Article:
Diabetic eye diseases make up 2 of the top 5 eye problems affecting UAE patients
People with diabetes are known to be more at risk of developing eye conditions, such as cataracts, glaucoma, or retinal vessel occlusion.
Figures have revealed that 17.3 per cent of the UAE population between the ages of 20 and 79 have been diagnosed with type 2 diabetes. People with diabetes are known to be more at risk of developing eye conditions, such as cataracts, glaucoma, or retinal vessel occlusion. Diabetic retinopathy and Diabetic Macular Edema (DME) are two of the top five eye problems affecting UAE patients, so there is a huge need to raise awareness of the serious consequences.
Arab Health Magazine spoke to Dr. Saleh Saif Al Messabi, Head of the Emirates Ophthalmology Society, about the impact of diabetic eye disease on the UAE society.
What are the most common diabetic eye diseases in the UAE and what are the prevalence rates?
Diabetic retinopathy is the leading cause of blindness among working-aged adults and is the most common diabetic eye disease. It is a leading cause of irreversible blindness in adults in the UAE. It usually affects both eyes and is caused by ongoing damage to the small blood vessels of the retina.
Poor glucose control and hypoxia cause new weak blood vessels to grow and leak fluid into the retina. Abnormal blood vessels also grow on the surface of the retina, which can bleed and block vision. The progression of Retinopathy is gradual, advancing from mild to advanced. One study found prevalence of retinopathy to be 19 per cent in the UAE and was more likely to occur in older males.
DME in particular is caused by a complication of diabetic retinopathy. The leakage of fluid into the retina may lead to swelling of the surrounding tissue, including the macula. DME is the most common cause of vision loss in people with diabetic retinopathy. Poor blood sugar control and additional medical conditions, such as high blood pressure, increase the risk of blindness for people with DME. It can occur at any stage of Diabetic Retinopathy, although it is more likely to occur later as the disease goes on.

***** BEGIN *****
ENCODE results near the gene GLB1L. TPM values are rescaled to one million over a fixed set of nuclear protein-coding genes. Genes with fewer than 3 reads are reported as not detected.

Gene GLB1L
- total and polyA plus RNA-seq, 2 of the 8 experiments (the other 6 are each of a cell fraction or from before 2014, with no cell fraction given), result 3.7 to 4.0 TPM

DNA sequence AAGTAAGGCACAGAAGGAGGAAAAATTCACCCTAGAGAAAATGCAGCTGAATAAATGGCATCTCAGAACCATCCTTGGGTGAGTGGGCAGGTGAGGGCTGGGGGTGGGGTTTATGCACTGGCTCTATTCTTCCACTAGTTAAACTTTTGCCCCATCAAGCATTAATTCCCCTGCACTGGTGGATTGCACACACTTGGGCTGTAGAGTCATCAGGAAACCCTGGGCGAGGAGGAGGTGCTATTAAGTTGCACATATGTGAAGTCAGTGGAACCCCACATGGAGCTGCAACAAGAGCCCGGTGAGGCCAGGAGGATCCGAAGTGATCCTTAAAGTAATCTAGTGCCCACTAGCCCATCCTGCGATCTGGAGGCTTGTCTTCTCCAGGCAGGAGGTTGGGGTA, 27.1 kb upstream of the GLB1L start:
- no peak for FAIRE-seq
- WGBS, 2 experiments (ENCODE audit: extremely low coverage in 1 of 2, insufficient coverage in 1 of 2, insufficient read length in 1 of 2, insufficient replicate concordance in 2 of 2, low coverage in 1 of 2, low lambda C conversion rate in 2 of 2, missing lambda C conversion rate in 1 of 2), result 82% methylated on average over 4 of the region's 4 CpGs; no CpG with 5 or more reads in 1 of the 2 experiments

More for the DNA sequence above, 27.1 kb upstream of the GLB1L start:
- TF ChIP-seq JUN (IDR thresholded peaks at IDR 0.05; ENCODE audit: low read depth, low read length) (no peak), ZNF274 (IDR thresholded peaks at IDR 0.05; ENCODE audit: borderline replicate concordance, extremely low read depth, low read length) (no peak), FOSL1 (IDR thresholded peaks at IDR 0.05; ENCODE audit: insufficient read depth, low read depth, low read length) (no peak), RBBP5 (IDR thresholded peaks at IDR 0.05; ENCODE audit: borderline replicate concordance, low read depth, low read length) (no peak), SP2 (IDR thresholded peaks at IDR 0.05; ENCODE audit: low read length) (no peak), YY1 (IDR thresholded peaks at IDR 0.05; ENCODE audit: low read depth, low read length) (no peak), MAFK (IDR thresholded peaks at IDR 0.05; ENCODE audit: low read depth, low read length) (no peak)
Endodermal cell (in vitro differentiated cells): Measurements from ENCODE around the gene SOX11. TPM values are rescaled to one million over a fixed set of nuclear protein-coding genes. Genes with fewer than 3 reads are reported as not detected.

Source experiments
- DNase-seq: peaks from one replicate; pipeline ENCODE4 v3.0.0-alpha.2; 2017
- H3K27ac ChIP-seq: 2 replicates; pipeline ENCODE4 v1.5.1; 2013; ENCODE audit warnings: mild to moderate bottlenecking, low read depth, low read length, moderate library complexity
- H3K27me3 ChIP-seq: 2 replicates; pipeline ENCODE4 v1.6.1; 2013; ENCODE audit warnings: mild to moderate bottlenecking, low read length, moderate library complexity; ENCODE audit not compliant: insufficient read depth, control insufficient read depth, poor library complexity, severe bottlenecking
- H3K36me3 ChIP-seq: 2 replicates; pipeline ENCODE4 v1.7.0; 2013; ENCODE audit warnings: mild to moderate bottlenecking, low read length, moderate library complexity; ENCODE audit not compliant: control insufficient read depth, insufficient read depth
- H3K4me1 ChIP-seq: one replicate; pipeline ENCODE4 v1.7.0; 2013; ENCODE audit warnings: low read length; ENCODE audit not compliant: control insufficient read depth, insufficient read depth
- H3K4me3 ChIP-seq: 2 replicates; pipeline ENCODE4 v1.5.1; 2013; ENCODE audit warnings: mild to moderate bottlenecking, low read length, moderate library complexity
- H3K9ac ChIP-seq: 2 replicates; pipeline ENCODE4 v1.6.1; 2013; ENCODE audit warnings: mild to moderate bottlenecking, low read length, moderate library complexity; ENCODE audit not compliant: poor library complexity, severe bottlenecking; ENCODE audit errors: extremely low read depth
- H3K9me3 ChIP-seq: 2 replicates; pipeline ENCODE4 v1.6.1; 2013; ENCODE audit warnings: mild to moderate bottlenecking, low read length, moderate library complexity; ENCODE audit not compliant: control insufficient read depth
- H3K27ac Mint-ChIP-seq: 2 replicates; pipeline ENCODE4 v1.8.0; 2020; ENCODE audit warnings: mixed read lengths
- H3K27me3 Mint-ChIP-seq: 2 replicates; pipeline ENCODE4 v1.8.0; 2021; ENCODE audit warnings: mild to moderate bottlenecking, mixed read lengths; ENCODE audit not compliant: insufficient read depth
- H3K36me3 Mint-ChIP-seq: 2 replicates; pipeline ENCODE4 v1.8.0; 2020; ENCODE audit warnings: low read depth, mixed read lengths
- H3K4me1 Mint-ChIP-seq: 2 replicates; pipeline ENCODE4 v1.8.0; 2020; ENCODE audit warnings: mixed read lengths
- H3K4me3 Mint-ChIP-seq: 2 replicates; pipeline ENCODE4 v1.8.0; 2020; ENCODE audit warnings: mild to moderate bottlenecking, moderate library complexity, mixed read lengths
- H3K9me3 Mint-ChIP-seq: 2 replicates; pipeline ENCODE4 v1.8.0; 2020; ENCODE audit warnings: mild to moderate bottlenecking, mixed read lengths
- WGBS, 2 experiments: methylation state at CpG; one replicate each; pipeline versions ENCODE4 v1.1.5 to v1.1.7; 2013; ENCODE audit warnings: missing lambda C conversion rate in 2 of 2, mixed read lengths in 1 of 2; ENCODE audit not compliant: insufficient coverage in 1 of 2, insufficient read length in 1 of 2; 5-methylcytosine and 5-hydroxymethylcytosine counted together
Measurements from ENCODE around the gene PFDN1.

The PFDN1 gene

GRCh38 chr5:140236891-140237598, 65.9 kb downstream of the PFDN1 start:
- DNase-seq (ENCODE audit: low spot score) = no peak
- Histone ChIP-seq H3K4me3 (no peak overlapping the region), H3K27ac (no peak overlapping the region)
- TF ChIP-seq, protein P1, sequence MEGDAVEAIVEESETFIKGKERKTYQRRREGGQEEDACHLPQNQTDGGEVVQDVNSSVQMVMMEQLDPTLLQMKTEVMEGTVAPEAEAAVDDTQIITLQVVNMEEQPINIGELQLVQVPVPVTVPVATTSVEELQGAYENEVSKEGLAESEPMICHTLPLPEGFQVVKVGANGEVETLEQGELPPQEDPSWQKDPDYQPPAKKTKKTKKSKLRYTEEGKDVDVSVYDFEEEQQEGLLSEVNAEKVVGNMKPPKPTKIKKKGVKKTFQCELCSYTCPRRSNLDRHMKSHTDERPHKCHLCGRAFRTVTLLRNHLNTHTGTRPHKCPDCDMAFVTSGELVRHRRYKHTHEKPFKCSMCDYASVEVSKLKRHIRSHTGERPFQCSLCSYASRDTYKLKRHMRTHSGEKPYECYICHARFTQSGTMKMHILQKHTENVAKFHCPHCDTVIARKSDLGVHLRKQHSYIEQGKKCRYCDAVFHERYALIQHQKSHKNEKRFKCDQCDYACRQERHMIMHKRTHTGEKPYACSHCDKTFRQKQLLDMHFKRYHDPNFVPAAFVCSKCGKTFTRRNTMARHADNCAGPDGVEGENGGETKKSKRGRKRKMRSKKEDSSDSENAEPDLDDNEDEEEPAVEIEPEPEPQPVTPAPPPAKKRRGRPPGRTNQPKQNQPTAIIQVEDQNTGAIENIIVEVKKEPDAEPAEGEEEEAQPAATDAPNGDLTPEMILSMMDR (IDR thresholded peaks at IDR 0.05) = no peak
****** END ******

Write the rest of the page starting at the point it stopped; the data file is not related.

What are the symptoms and how is it detected?
How can people with diabetes protect their vision?
Early detection is imperative for positive outcomes with Diabetic Retinopathy, hence a broad range of primary care facilities offer screening programmes for DME across the UAE. Patients are urged to have their eyes examined as soon as they are diagnosed with diabetes (particularly type 2), as in some cases Diabetic Retinopathy has already manifested.
The key to preserving eye health and reducing the risk of diabetes complications is to tightly regulate your blood sugar as high blood sugar can damage the tiny blood vessels in the retina. It’s also important to manage blood pressure, as this can also affect eye health.
Are there any new therapies to treat diabetic eye disease?
There are many treatment options and therapies to help diabetic patients diagnosed with Diabetic Retinopathy and DME including laser treatment, invasive intraocular injections into the eye, or steroid implants. Many potential new therapies for Diabetic Retinopathy with new targets are currently being studied in clinical trials and look promising. These include various inhibitors that suppress the detrimental effects of hyperglycaemia on the retina. Preventative approaches such as phototherapy, advanced glycation end product blockers and antioxidants are also being trialled. Also, being studied are surgical and technological approaches for vision restoration.
Al-Maskari F, El-Sadig M. Prevalence of diabetic retinopathy in the United Arab Emirates: a cross-sectional survey. BMC Ophthalmol. 2007;7:11. Published 2007 Jun 16. doi:10.1186/1471-2415-7-11